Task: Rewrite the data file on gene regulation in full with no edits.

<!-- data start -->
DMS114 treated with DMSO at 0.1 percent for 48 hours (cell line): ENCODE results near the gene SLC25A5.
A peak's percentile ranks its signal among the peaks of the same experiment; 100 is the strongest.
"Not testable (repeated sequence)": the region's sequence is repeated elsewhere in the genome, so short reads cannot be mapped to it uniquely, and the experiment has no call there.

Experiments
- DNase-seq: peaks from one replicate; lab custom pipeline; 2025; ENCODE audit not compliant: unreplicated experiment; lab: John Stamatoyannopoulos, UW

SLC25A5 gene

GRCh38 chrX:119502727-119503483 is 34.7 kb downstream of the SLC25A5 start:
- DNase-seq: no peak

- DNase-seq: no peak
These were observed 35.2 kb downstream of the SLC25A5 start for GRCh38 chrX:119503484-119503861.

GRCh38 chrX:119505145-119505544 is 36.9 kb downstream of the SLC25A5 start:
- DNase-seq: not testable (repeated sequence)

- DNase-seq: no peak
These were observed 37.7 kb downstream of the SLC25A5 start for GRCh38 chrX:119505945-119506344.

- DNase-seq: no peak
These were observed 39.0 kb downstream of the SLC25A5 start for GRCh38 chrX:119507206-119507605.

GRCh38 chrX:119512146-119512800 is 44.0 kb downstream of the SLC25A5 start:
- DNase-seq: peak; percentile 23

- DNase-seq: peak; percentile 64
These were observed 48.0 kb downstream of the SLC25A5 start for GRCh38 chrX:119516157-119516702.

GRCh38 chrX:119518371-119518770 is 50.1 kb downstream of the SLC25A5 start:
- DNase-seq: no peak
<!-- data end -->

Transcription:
DMS114 treated with DMSO at 0.1 percent for 48 hours (cell line): ENCODE results near the gene SLC25A5.
A peak's percentile ranks its signal among the peaks of the same experiment; 100 is the strongest.
"Not testable (repeated sequence)": the region's sequence is repeated elsewhere in the genome, so short reads cannot be mapped to it uniquely, and the experiment has no call there.

Experiments
- DNase-seq: peaks from one replicate; lab custom pipeline; 2025; ENCODE audit not compliant: unreplicated experiment; lab: John Stamatoyannopoulos, UW

SLC25A5 gene

GRCh38 chrX:119502727-119503483 is 34.7 kb downstream of the SLC25A5 start:
- DNase-seq: no peak

- DNase-seq: no peak
These were observed 35.2 kb downstream of the SLC25A5 start for GRCh38 chrX:119503484-119503861.

GRCh38 chrX:119505145-119505544 is 36.9 kb downstream of the SLC25A5 start:
- DNase-seq: not testable (repeated sequence)

- DNase-seq: no peak
These were observed 37.7 kb downstream of the SLC25A5 start for GRCh38 chrX:119505945-119506344.

- DNase-seq: no peak
These were observed 39.0 kb downstream of the SLC25A5 start for GRCh38 chrX:119507206-119507605.

GRCh38 chrX:119512146-119512800 is 44.0 kb downstream of the SLC25A5 start:
- DNase-seq: peak; percentile 23

- DNase-seq: peak; percentile 64
These were observed 48.0 kb downstream of the SLC25A5 start for GRCh38 chrX:119516157-119516702.

GRCh38 chrX:119518371-119518770 is 50.1 kb downstream of the SLC25A5 start:
- DNase-seq: no peak